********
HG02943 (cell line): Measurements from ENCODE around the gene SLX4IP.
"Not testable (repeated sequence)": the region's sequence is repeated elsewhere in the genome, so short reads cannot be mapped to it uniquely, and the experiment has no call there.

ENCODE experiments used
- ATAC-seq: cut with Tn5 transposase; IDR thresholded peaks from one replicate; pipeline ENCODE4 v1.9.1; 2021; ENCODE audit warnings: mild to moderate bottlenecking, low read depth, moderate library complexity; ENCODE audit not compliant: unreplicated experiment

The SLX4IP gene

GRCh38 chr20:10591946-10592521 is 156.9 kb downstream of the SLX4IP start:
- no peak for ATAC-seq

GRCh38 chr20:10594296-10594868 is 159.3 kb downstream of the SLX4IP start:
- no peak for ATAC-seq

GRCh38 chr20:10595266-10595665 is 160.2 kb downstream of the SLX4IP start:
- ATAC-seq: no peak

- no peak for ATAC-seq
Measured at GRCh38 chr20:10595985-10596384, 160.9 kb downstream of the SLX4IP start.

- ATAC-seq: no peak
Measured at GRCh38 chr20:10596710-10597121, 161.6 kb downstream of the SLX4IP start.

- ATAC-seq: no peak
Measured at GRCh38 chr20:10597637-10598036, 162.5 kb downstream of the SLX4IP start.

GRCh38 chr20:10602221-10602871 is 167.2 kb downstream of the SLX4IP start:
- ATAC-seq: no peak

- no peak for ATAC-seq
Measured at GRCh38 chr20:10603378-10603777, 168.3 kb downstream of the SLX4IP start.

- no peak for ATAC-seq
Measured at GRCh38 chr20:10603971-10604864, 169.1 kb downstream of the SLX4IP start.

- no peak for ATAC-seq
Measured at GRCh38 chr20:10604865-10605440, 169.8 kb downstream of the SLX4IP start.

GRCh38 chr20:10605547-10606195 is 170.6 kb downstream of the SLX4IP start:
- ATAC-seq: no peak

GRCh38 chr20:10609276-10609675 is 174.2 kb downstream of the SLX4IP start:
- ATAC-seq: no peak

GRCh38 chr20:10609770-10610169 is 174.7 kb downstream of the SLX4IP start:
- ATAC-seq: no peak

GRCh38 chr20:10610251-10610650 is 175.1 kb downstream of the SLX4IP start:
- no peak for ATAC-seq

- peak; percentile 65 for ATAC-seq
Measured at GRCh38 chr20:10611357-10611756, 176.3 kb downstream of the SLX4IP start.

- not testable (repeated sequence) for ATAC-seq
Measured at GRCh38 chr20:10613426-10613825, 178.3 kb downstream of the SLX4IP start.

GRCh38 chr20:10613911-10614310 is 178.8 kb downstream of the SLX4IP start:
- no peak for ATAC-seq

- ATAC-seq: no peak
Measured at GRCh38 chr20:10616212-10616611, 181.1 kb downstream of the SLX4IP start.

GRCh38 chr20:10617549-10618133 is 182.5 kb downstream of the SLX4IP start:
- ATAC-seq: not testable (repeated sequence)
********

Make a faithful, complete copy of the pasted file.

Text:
HG02943 (cell line): Measurements from ENCODE around the gene SLX4IP.
"Not testable (repeated sequence)": the region's sequence is repeated elsewhere in the genome, so short reads cannot be mapped to it uniquely, and the experiment has no call there.

ENCODE experiments used
- ATAC-seq: cut with Tn5 transposase; IDR thresholded peaks from one replicate; pipeline ENCODE4 v1.9.1; 2021; ENCODE audit warnings: mild to moderate bottlenecking, low read depth, moderate library complexity; ENCODE audit not compliant: unreplicated experiment

The SLX4IP gene

GRCh38 chr20:10591946-10592521 is 156.9 kb downstream of the SLX4IP start:
- no peak for ATAC-seq

GRCh38 chr20:10594296-10594868 is 159.3 kb downstream of the SLX4IP start:
- no peak for ATAC-seq

GRCh38 chr20:10595266-10595665 is 160.2 kb downstream of the SLX4IP start:
- ATAC-seq: no peak

- no peak for ATAC-seq
Measured at GRCh38 chr20:10595985-10596384, 160.9 kb downstream of the SLX4IP start.

- ATAC-seq: no peak
Measured at GRCh38 chr20:10596710-10597121, 161.6 kb downstream of the SLX4IP start.

- ATAC-seq: no peak
Measured at GRCh38 chr20:10597637-10598036, 162.5 kb downstream of the SLX4IP start.

GRCh38 chr20:10602221-10602871 is 167.2 kb downstream of the SLX4IP start:
- ATAC-seq: no peak

- no peak for ATAC-seq
Measured at GRCh38 chr20:10603378-10603777, 168.3 kb downstream of the SLX4IP start.

- no peak for ATAC-seq
Measured at GRCh38 chr20:10603971-10604864, 169.1 kb downstream of the SLX4IP start.

- no peak for ATAC-seq
Measured at GRCh38 chr20:10604865-10605440, 169.8 kb downstream of the SLX4IP start.

GRCh38 chr20:10605547-10606195 is 170.6 kb downstream of the SLX4IP start:
- ATAC-seq: no peak

GRCh38 chr20:10609276-10609675 is 174.2 kb downstream of the SLX4IP start:
- ATAC-seq: no peak

GRCh38 chr20:10609770-10610169 is 174.7 kb downstream of the SLX4IP start:
- ATAC-seq: no peak

GRCh38 chr20:10610251-10610650 is 175.1 kb downstream of the SLX4IP start:
- no peak for ATAC-seq

- peak; percentile 65 for ATAC-seq
Measured at GRCh38 chr20:10611357-10611756, 176.3 kb downstream of the SLX4IP start.

- not testable (repeated sequence) for ATAC-seq
Measured at GRCh38 chr20:10613426-10613825, 178.3 kb downstream of the SLX4IP start.

GRCh38 chr20:10613911-10614310 is 178.8 kb downstream of the SLX4IP start:
- no peak for ATAC-seq

- ATAC-seq: no peak
Measured at GRCh38 chr20:10616212-10616611, 181.1 kb downstream of the SLX4IP start.

GRCh38 chr20:10617549-10618133 is 182.5 kb downstream of the SLX4IP start:
- ATAC-seq: not testable (repeated sequence)